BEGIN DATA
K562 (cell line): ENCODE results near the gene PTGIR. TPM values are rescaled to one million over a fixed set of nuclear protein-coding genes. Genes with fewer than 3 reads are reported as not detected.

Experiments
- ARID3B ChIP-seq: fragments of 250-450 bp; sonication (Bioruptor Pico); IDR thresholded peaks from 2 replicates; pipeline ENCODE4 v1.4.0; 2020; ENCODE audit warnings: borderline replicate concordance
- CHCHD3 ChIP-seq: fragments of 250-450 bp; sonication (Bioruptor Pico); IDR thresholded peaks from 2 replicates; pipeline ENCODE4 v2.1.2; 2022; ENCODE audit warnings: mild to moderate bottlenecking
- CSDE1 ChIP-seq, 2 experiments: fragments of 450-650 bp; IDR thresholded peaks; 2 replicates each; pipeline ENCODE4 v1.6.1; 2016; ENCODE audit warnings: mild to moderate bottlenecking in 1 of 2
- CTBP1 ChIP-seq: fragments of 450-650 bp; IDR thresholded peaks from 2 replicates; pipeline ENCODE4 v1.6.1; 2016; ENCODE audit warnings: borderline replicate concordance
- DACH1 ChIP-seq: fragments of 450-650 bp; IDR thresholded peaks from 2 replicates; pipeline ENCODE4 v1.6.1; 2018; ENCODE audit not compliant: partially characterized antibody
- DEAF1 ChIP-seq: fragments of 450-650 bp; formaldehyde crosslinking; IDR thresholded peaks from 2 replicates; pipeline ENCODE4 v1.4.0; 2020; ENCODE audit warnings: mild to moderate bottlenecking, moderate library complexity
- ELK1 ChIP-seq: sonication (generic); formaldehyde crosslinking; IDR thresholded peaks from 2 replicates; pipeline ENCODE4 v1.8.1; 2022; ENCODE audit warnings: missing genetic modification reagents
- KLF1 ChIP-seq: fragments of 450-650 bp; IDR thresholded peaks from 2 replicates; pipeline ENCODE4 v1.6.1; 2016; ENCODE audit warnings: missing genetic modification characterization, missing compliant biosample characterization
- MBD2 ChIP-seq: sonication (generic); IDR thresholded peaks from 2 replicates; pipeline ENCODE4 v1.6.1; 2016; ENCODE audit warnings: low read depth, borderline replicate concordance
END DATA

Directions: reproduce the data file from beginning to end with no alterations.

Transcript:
K562 (cell line): ENCODE results near the gene PTGIR. TPM values are rescaled to one million over a fixed set of nuclear protein-coding genes. Genes with fewer than 3 reads are reported as not detected.

Experiments
- ARID3B ChIP-seq: fragments of 250-450 bp; sonication (Bioruptor Pico); IDR thresholded peaks from 2 replicates; pipeline ENCODE4 v1.4.0; 2020; ENCODE audit warnings: borderline replicate concordance
- CHCHD3 ChIP-seq: fragments of 250-450 bp; sonication (Bioruptor Pico); IDR thresholded peaks from 2 replicates; pipeline ENCODE4 v2.1.2; 2022; ENCODE audit warnings: mild to moderate bottlenecking
- CSDE1 ChIP-seq, 2 experiments: fragments of 450-650 bp; IDR thresholded peaks; 2 replicates each; pipeline ENCODE4 v1.6.1; 2016; ENCODE audit warnings: mild to moderate bottlenecking in 1 of 2
- CTBP1 ChIP-seq: fragments of 450-650 bp; IDR thresholded peaks from 2 replicates; pipeline ENCODE4 v1.6.1; 2016; ENCODE audit warnings: borderline replicate concordance
- DACH1 ChIP-seq: fragments of 450-650 bp; IDR thresholded peaks from 2 replicates; pipeline ENCODE4 v1.6.1; 2018; ENCODE audit not compliant: partially characterized antibody
- DEAF1 ChIP-seq: fragments of 450-650 bp; formaldehyde crosslinking; IDR thresholded peaks from 2 replicates; pipeline ENCODE4 v1.4.0; 2020; ENCODE audit warnings: mild to moderate bottlenecking, moderate library complexity
- ELK1 ChIP-seq: sonication (generic); formaldehyde crosslinking; IDR thresholded peaks from 2 replicates; pipeline ENCODE4 v1.8.1; 2022; ENCODE audit warnings: missing genetic modification reagents
- KLF1 ChIP-seq: fragments of 450-650 bp; IDR thresholded peaks from 2 replicates; pipeline ENCODE4 v1.6.1; 2016; ENCODE audit warnings: missing genetic modification characterization, missing compliant biosample characterization
- MBD2 ChIP-seq: sonication (generic); IDR thresholded peaks from 2 replicates; pipeline ENCODE4 v1.6.1; 2016; ENCODE audit warnings: low read depth, borderline replicate concordance